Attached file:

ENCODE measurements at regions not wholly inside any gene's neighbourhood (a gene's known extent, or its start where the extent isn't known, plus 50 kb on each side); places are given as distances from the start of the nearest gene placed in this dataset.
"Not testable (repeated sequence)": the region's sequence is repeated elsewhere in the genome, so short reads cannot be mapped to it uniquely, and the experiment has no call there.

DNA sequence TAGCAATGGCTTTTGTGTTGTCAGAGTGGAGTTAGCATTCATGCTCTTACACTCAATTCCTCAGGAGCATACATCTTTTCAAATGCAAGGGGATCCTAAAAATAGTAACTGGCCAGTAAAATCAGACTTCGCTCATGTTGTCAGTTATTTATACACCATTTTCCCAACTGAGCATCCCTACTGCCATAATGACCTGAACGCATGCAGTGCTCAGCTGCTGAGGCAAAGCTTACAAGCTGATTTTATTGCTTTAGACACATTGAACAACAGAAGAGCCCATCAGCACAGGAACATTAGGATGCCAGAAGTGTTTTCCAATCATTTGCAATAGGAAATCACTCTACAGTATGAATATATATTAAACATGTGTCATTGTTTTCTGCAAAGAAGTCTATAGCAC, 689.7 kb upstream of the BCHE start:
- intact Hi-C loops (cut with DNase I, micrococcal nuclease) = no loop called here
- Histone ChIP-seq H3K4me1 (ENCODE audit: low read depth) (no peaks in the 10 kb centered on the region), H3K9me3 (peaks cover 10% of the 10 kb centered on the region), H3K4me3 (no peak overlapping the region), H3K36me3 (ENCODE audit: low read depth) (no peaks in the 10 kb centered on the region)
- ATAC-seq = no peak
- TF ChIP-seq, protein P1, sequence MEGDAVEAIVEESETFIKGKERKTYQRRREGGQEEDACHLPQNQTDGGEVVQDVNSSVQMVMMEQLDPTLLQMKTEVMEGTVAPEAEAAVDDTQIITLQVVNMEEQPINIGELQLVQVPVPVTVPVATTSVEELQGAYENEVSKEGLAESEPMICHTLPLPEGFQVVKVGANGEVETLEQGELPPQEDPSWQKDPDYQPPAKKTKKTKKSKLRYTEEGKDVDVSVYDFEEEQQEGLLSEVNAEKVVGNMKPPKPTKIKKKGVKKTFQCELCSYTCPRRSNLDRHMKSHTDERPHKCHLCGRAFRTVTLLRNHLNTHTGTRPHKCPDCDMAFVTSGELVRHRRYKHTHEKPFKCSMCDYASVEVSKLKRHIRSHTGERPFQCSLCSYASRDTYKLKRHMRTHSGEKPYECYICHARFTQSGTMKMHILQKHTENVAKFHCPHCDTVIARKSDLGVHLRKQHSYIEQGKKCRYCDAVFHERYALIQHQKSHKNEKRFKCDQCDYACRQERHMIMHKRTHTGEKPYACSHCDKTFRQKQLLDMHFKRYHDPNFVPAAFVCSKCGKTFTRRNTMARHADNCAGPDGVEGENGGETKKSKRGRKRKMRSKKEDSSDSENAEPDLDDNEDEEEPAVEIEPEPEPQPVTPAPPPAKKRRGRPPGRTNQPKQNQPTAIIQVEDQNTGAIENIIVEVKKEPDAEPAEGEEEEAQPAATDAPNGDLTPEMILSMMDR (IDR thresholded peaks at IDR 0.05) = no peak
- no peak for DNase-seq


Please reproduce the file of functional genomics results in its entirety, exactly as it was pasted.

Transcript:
ENCODE measurements at regions not wholly inside any gene's neighbourhood (a gene's known extent, or its start where the extent isn't known, plus 50 kb on each side); places are given as distances from the start of the nearest gene placed in this dataset.
"Not testable (repeated sequence)": the region's sequence is repeated elsewhere in the genome, so short reads cannot be mapped to it uniquely, and the experiment has no call there.

DNA sequence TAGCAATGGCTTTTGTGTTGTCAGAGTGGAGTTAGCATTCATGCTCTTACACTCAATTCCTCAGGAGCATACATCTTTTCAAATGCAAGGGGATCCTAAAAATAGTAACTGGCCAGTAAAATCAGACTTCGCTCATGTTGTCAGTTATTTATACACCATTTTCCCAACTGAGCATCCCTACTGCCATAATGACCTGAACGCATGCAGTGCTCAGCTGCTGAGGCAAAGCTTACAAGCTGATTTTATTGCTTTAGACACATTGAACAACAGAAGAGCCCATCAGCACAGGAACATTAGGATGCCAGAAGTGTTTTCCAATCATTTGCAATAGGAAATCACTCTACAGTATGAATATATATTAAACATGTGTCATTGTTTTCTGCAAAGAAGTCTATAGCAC, 689.7 kb upstream of the BCHE start:
- intact Hi-C loops (cut with DNase I, micrococcal nuclease) = no loop called here
- Histone ChIP-seq H3K4me1 (ENCODE audit: low read depth) (no peaks in the 10 kb centered on the region), H3K9me3 (peaks cover 10% of the 10 kb centered on the region), H3K4me3 (no peak overlapping the region), H3K36me3 (ENCODE audit: low read depth) (no peaks in the 10 kb centered on the region)
- ATAC-seq = no peak
- TF ChIP-seq, protein P1, sequence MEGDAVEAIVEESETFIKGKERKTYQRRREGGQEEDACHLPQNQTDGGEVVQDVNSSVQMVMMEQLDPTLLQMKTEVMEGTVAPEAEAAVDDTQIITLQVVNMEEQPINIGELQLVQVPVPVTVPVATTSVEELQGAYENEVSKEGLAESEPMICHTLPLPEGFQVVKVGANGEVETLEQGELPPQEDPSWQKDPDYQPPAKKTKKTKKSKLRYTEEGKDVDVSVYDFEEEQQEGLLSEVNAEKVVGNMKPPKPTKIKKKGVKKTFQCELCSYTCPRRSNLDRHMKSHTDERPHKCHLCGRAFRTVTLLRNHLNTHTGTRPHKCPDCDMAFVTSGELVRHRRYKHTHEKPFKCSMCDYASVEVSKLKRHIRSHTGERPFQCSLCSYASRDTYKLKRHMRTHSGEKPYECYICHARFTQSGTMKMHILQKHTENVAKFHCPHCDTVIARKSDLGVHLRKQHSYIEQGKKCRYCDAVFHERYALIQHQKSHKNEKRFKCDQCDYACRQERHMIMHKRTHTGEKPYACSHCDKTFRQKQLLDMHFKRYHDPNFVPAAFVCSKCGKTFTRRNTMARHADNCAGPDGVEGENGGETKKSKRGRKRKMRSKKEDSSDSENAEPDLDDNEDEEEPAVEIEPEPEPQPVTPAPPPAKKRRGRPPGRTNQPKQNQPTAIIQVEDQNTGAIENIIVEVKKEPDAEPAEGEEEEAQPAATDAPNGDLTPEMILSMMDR (IDR thresholded peaks at IDR 0.05) = no peak
- no peak for DNase-seq